Q&A with Fantastic Negrito, his new album is an exhilarating ode to the power of family and the enduring resilience of our shared humanity

"I just hope we can take it one step at a time, take it one day at a time and do better. I do not like to deal with fear, I do not think like that. You can’t think in fear, in these terms. It is impossible to do that. I'm not afraid of anything, I hope we can all make better choices. Because it really is on us. It does not lie in a higher power, it is the choices you make when you hang up this phone, the choices I make. This is the power. I hope we make good choices because we have great power."

The Wonderful World of Fantastic Negrito

Part love story, part history lesson, Fantastic Negrito’s extraordinary new album and film, White Jesus Black Problems (out June 3 via his label Storefront Records), is an exhilarating ode to the power of family and the enduring resilience of our shared humanity. Inspired by the illegal, interracial romance of his seventh-generation grandparents—a white indentured servant and an enslaved Black man—in 1750s Virginia, the collection is bold and thought provoking, grappling with racism, capitalism, and the very meaning of freedom itself, all without ever losing sight of the desire and determination at the heart of the tale. While each track could stand easily on its own, stepping back to absorb the album and its companion film in their full context yields a far more transcendent experience, one that challenges our notions of who we are, where we come from, and where we’re headed.

(Fantastic Negrito / Photo by Travis Shinn Photography)

Born Xavier Amin Dphrepaulezz, Negrito grew up in an orthodox Muslim household in Oakland, CA. After a car cash nearly robbed him of his ability to play guitar, he began an unlikely redemption arc in 2015, when he won the first NPR Tiny Desk Contest. In the years to come, Negrito would go on to take home three consecutive GRAMMYs for Best Contemporary Blues Album, tour with everyone from Sturgill Simpson to Chris Cornell, collaborate with the likes of Sting and E-40, launch his own Storefront Records label, perform at nearly every major festival on the map, and found the Revolution Plantation, an urban farm aimed at youth education and empowerment.

Interview by Michael Limnios / Transcription: Katerina Lefkidou

Special Thanks: Dimitris Syrengelas, Maria Ioannou, Eleni Kelepouri (Menta Art Events)

What do you miss most from the music and the feeling of the past?

Sorry to disappoint you, but I’m not a person who misses things. I try not to get too sentimental, whatever happens is a learning moment whether it’s good or bad. It happens and we go through it, we get something from it, we learn something from it. So, I didn’t really miss touring because in replace of that, there was this pandemic, which was an opportunity for all these other things to happen. I try not to miss things, I know it’s probably not the answer that sounds better, but it’s an honest one.

Where does your creative drive come from?

In this new album, “White Jesus, Black Problems” my creative drive came from discovering a story, buried deep in the history of my ancestors, which was the story in the 1700s, of my white Scottish grand-mother who was an indentured servant, having a union with my black enslaved grand-father, which was forbidden. And I was very shocked to find out all this information. So, in this particular album, that was my inspiration, on past albums I’ve had other inspirations. Inspiration comes, it’s there and when you have it, it’s like a fuel, it’s like petrol, you just go based on what is presented to you. This story really shook up my family, everything I thought I knew about myself was a complete lie. So, I had the time during this pandemic to deal with that and I created a film, a visual album, I’m really inspired by this project, and I will make an acoustic version of the album also, which will probably come out by the end of the year. So yeah, lots of inspiration. When you look around the world, there’s so much inspiration to do great things or terrible things, whatever we choose as human beings.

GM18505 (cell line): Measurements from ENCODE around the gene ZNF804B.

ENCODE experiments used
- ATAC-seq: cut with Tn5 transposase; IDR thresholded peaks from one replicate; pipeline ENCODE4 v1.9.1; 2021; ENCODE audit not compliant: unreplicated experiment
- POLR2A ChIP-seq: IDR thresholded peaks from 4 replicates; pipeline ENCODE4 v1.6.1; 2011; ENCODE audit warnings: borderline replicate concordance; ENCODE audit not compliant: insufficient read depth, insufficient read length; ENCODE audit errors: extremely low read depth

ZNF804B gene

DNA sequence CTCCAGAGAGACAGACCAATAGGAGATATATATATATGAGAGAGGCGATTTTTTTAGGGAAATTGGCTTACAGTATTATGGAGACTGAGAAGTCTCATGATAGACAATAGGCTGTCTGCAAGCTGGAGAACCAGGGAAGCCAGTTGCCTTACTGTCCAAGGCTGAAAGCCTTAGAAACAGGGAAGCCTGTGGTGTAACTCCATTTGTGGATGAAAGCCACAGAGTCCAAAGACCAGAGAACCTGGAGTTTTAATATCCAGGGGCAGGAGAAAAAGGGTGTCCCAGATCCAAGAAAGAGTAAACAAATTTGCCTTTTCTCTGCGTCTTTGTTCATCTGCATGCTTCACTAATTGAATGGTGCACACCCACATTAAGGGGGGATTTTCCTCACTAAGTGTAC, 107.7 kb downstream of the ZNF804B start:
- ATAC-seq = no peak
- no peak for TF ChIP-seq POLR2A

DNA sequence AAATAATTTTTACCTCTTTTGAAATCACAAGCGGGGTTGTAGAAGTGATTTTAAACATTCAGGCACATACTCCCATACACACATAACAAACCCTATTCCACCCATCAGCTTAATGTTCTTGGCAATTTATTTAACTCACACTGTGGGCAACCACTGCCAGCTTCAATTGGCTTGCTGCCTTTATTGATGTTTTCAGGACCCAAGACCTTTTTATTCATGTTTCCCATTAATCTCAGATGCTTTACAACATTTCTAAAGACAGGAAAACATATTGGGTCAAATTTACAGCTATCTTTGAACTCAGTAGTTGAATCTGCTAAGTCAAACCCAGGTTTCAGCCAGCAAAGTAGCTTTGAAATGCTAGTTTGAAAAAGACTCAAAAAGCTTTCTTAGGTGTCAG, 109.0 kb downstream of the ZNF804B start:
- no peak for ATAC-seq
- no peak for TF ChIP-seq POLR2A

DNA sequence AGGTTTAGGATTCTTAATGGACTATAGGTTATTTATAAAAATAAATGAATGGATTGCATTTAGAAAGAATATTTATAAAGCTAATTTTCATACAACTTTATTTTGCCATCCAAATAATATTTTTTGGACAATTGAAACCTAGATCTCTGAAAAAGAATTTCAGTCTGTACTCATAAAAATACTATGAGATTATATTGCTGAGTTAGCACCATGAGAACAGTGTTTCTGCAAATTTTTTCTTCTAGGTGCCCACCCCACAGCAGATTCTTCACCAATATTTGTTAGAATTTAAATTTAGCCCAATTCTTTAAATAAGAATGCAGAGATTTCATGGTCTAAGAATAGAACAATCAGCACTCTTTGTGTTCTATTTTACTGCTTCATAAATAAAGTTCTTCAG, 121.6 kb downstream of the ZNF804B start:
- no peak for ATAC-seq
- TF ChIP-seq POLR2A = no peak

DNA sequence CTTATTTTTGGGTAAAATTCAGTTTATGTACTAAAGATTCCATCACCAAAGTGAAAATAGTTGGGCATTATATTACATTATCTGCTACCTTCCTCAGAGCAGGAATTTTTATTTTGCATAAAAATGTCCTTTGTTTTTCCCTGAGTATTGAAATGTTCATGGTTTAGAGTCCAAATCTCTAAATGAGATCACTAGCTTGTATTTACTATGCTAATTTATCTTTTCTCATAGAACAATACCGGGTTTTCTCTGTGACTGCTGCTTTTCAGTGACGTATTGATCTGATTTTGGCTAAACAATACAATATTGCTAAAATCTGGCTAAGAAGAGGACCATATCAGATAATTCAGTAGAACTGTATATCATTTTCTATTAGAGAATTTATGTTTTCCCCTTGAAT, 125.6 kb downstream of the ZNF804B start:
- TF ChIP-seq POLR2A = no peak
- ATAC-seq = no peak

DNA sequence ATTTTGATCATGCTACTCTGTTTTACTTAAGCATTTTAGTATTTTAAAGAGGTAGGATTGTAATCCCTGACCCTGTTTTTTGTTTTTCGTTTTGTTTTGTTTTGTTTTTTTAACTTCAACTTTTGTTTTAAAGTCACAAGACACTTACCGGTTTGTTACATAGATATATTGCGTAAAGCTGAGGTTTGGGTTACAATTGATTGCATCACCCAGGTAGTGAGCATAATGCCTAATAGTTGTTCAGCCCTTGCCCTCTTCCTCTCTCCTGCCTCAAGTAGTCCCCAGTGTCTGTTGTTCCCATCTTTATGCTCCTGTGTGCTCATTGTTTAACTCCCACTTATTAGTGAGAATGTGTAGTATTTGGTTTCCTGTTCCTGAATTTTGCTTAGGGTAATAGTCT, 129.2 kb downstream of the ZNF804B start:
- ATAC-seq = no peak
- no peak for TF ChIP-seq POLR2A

Too many experiences in your life, too many experiences in music. What are some of the most important lessons you have learned from your experience?

I think I have learned not to give up, that tragic things, things that are bad, sometimes are the greatest teachers sometimes. That’s the main thing I have learned. I have also learned, I’m discovering my roots, learned I came from people like that. I feel this way because I came from people who didn’t give up. When I started looking for my family, I thought, "Wow, these people never gave up." I think this is the lesson, you turn something tragic into something. When I made this film, I had never done anything like this before, what a great opportunity to make a film about something very powerful. The lesson there was that this is a sad story for people who were enslaved, who were indentured servants. Let's find what’s good in there. Oh, there was a love story. There was a great message of love. People would love, no matter what. No matter what rules you set up for them, when they find love, they will do anything to make love happen.

"Fantastic Negrito is a performer. I do not try to be Fantastic Negrito all the time, that's something I do and then I live on the farm. So, my position on this is that Fantastic-Negrito is a storyteller. He is the artist, and he is a performer. You have to be very careful with them. Because you have to remember that they give a show." (Fantastic Negrito / Photo by Sakie Bustos)